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Samsung Galaxy Tab Samsung Galaxy Tab

Samsung Galaxy Tab – an iPad Killer?
And Sculpteo's Mini-Me Statues - Micro Yourself!

By Jim Bray
June 23, 2011

It seems as if everyone and his dog is trying to get a slice of the tablet market Apple created with the introduction of the iPad. Imitation, it seems, truly is the sincerest form of flattery.

One of the leading contenders is Samsung's Galaxy Tab, with which I got to spend a couple of weeks recently.

I bought an iPad 1 when the iPad 2 came out and Apple cut the price for the old one, and I absolutely love it. In fact, I rarely use my netbook any more; the only thing I really miss is the ability to download pictures and voice files to it from my other devices. Well, that and Flash, of course.

Needless to say, I was intrigued by some of the newcomers, and will spend a few columns over the next months messing around with some of the different approaches to the "let's get some of that tablet market profit for ourselves."

The Samsung Galaxy Tab uses the Android platform that's become so popular with smart phones, making it kind of an "Anti-iPad" in the way that Android phones could be considered "Anti-iPhones."  The Samsung is smaller than the iPad, small enough that you can actually hold it in one hand without worrying about dropping it, and it may even fit into a jacket pocket (depending on the pocket). The tradeoff is its smaller screen, of course, but that may be worth it to you.

I was prepared to like the Samsung a lot because it looks and acts just like a big version of my Samsung Galaxy S Vibrant smartphone, of which I'm very fond. In fact, I anticipated experiencing buyer's remorse over my iPad. It didn't happen, but that doesn't mean the Samsung isn't worth a look if you're thinking of picking up a tablet.

The Samsung Galaxy Tab comes with a seven inch touch screen and offers full web browsing, Adobe Flash support, Android Apps from the Android Market, Google services, movie and music players, an eReader, video calling, and rear and front-facing cameras. In other words, it's a tablet…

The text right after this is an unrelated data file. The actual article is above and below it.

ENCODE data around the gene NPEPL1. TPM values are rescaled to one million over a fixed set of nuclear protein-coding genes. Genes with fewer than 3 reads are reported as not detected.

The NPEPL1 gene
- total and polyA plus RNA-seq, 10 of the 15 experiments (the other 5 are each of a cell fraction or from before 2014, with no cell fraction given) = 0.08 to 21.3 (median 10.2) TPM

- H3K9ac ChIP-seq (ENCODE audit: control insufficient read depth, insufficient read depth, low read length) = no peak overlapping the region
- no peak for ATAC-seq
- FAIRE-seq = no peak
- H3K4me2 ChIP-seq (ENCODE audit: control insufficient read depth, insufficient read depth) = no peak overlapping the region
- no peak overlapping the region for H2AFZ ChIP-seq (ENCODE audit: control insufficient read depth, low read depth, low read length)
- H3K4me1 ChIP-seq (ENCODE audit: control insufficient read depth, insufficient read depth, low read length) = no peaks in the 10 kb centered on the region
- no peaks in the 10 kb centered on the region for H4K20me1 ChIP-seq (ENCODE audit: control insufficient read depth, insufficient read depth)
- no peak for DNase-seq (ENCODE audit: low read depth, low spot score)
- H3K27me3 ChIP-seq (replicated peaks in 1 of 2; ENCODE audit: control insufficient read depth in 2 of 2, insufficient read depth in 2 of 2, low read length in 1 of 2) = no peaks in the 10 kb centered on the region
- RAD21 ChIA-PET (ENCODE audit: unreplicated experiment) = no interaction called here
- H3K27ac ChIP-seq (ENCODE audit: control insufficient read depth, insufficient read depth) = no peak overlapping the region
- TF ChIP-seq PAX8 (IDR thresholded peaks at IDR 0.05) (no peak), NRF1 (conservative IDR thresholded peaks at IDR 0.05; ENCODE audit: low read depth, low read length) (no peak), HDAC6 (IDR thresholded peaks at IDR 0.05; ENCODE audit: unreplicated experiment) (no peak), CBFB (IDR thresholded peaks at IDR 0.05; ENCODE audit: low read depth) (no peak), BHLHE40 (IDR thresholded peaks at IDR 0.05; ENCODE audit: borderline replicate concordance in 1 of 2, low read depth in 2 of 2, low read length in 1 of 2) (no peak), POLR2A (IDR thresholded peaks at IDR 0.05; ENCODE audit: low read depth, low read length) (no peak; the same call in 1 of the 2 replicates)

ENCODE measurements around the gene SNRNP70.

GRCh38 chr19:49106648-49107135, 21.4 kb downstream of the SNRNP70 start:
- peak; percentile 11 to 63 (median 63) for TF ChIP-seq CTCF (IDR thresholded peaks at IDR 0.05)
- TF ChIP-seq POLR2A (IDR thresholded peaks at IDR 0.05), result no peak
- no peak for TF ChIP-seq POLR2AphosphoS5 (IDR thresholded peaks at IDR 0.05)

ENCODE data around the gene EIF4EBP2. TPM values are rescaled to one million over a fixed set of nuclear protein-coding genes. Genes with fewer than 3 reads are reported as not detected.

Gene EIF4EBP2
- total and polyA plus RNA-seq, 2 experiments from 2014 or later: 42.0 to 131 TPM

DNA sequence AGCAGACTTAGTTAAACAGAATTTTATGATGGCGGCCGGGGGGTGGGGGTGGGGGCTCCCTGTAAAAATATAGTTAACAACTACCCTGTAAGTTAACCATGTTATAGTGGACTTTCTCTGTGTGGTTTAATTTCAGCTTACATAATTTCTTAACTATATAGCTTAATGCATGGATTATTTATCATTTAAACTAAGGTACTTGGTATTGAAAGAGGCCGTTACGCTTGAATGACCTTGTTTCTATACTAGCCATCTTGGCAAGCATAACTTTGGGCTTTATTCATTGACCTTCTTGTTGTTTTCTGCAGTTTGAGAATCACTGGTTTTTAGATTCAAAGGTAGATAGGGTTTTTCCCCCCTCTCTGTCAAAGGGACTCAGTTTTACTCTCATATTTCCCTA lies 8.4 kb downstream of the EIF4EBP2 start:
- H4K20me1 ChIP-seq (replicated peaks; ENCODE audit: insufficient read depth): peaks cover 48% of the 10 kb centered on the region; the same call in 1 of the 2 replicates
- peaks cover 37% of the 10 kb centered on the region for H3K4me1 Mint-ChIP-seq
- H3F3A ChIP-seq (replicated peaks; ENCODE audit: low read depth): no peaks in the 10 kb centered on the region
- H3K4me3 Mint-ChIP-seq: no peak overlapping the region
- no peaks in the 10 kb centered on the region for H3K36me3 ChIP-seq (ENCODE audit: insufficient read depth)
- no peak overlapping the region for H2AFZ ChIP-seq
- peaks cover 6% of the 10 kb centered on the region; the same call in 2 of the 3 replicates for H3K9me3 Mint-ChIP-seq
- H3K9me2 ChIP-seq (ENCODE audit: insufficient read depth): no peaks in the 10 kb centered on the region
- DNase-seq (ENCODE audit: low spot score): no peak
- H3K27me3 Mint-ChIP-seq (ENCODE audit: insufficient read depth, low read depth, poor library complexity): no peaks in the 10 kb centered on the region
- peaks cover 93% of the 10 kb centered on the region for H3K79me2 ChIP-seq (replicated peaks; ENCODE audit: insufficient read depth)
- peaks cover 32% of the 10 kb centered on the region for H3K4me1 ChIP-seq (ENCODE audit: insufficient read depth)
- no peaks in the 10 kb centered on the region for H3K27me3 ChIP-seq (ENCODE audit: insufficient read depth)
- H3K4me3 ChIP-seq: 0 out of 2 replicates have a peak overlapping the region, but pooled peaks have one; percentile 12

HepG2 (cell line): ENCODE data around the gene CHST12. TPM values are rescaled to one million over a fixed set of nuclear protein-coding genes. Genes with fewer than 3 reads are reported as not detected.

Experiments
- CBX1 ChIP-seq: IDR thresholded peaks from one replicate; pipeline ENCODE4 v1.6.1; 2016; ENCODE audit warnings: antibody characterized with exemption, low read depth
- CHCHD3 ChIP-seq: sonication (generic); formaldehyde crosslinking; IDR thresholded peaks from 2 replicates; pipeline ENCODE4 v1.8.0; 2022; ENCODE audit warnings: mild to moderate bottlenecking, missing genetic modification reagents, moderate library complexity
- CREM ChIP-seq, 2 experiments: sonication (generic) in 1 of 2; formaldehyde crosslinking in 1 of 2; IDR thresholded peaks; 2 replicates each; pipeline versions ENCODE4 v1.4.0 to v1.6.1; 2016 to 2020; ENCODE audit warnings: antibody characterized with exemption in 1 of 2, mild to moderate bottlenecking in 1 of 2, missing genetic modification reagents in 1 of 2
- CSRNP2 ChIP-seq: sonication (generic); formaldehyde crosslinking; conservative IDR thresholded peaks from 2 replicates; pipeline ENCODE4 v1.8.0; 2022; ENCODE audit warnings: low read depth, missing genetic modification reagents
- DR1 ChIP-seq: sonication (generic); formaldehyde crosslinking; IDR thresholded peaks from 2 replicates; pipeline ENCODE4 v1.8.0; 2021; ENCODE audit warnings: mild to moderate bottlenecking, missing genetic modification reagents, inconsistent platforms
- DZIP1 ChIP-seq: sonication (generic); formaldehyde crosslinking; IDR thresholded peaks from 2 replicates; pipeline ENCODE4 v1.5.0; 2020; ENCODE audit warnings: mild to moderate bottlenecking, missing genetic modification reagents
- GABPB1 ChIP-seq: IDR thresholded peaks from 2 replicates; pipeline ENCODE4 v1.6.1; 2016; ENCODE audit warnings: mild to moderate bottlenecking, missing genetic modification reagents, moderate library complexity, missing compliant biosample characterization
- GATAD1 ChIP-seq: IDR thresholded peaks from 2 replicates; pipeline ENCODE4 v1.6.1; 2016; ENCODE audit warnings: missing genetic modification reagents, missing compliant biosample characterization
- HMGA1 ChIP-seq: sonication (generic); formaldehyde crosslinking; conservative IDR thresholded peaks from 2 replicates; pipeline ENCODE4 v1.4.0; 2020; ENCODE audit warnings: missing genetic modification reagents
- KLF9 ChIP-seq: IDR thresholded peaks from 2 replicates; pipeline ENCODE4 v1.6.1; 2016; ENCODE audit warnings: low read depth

It comes with 16 gig of memory, expandable to 32 gigabytes, and with Wi-Fi, 3G and Bluetooth connectivity. 

The Tab has four buttons on its face (I only have one, on my belly!), a headphone jack up top, a volume control, microSD card slot (which is how you expand the memory) and a power button on the right side. I'd have liked to see a USB port like the Galaxy phone has, to make charging easier. Instead, they have a proprietary connection reminiscent of Apple's. What's with that?

The unit has a very solid feel – more so than my smart phone, unfortunately.

I was disappointed that the Tab doesn't come with a Super AMOLED screen like my Galaxy phone does, but the LCD Samsung uses is a good one. Resolution is 1024 x 600 pixels and the picture quality is excellent, with wide viewing angles and exquisite color performance. It's very bright, too, though – as with its competitors that I've tried – its performance in bright sunlight leaves something to be desired.

As with my Galaxy phone, the Galaxy Tab's touch screen is very responsive. Perhaps too much so; as with my phone, I found myself launching apps by mistake sometimes. I suppose in the grand scheme of things, however, it's better than having to hammer on the thing to get something working, as long as it isn't running up your data plan.

Browsing on the seven inch screen is fine, though I did miss the extra size of the iPad's screen. I also thought the Galaxy a tad slow, compared to the iPad, though I didn't really run them side by side and app by app. It was just an overall impression. On the other hand, the Samsung didn't freeze up as much as my iPad does, though to be fair I didn't use it nearly as long as I've had the iPad.